ISSCC 2013 Plenary Session -- The Evolution of Technology
The following links are articles written in response to Carver Mead's
plenary talk given on February 20, 2013 at the International Solid-State
Circuits Conference (ISSCC) in San Francisco. In May, the plenary video
will be posted both here and publicly on the ISSCC website.
Brief Sketch of Contributions (pdf)
2011 recipient of the BBVA Foundation Frontiers of Knowledge Award in the
category of Information and Communication Technologies.
recognized for being "the most influential thinker and pioneer" of the
silicon age and for enabling "the development of the billion-transistor
processors that drive the electronic devices—for example, in laptops,
tablets, smartphones, DVD players—ubiquitous in our daily lives." [Read more]
Kavli Futures Symposium, Caltech
Plenty of Room in the Middle:
Nanoscience - The Next 50 Years
"Why OpSIS: Parallels with MOSIS and the
Fabless Semiconductor Industry" Optoelectronic Systems Integration in
Silicon, College of Engineering, University of Washington, February 1,
Carver Mead Oral History
Electric Power History
Gone to Bodie
The Evolution of High Tension Power Distribution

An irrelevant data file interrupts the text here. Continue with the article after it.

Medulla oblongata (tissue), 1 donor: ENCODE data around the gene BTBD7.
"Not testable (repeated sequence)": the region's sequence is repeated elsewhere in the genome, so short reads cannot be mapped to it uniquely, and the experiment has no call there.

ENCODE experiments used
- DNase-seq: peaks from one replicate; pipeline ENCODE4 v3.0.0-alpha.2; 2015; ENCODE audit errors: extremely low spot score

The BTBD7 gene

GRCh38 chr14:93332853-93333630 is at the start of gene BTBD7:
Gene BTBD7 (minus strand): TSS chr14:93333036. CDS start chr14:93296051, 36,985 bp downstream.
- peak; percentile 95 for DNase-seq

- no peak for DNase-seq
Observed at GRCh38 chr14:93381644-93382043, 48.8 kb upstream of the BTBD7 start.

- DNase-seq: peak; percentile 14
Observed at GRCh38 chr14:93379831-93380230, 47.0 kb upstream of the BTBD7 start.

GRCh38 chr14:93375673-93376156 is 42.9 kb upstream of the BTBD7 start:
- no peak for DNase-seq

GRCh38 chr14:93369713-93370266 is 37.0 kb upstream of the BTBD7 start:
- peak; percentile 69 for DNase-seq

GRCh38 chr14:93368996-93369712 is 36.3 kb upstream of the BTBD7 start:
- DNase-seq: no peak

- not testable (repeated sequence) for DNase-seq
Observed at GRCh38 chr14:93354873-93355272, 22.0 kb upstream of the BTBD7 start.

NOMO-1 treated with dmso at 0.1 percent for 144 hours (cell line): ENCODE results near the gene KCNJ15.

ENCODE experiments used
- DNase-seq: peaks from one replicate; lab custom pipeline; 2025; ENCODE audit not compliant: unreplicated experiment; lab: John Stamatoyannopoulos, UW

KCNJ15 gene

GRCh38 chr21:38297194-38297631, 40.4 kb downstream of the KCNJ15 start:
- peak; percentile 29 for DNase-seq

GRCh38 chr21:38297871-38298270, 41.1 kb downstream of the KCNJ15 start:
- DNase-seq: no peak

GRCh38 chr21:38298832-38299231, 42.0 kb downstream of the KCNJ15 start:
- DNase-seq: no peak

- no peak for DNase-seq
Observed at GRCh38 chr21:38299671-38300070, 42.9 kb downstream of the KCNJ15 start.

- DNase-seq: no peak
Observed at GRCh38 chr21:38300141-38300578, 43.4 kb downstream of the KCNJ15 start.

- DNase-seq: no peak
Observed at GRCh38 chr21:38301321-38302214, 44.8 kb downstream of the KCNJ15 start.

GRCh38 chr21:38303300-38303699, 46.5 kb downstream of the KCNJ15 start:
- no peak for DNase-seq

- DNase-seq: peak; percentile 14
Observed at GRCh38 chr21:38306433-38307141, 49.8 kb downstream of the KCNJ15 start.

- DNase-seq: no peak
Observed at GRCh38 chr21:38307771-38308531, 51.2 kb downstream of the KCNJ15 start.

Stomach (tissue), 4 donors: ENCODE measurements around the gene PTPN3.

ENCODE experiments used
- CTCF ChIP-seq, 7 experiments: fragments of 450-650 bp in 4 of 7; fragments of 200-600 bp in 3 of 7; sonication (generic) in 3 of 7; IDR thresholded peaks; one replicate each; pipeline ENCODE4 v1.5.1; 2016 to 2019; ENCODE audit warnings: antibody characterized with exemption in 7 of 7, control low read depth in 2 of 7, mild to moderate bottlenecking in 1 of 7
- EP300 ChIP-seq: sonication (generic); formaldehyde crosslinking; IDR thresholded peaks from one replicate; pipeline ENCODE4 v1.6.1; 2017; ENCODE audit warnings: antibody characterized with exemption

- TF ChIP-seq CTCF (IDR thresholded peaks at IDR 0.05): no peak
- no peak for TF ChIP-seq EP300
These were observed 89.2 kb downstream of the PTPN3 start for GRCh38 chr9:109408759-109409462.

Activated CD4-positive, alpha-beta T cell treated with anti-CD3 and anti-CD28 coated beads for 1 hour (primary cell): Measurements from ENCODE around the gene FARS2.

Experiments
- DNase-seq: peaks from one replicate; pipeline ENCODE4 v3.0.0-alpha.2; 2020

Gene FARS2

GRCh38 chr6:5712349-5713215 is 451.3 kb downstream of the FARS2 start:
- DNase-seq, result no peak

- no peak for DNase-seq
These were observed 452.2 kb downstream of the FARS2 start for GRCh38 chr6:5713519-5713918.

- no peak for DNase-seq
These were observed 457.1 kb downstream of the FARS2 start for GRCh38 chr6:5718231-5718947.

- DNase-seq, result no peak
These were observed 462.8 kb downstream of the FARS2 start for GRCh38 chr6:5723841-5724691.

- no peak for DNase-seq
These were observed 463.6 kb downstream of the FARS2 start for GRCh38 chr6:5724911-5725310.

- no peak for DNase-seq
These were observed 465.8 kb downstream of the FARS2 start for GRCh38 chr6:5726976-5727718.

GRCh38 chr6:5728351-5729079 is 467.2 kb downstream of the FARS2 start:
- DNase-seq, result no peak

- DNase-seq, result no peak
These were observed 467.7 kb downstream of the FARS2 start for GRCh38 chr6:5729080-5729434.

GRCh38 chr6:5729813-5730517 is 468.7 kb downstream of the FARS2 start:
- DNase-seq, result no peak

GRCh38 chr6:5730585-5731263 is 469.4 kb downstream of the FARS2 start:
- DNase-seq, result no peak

Remnants of the Southern Power Co.
Remnants of The 12th (---) of Christmas
The Kern-1 Line—1907
Postscript to Kern-1 Line—1907 During the fall of 2006, a devastating brush fire ravaged the entire area where we found these specimens. The brush that had sheltered them for 85 years became an inferno, and any porcelain near it was crazed and shattered into small shards. These amazing pieces of electrical history escaped their certain fate by only three years. To read more click here.
Carver interviews Gordon Moore
Gordon E. Moore (PhD '54) and Carver chat about the electronics revolution on September 29, 2005 at the Moore's Law 40th Anniversary. Posted on You Tube in late 2007, conversation begins about 19 minutes into the clip.
Mead in the field on an industrial archeology expedition explaining
lineman techniques to Bruce Whistance.
Awarded the National Medal of Technology by President Bush in 2002.
This is the first VLSI class in 1971.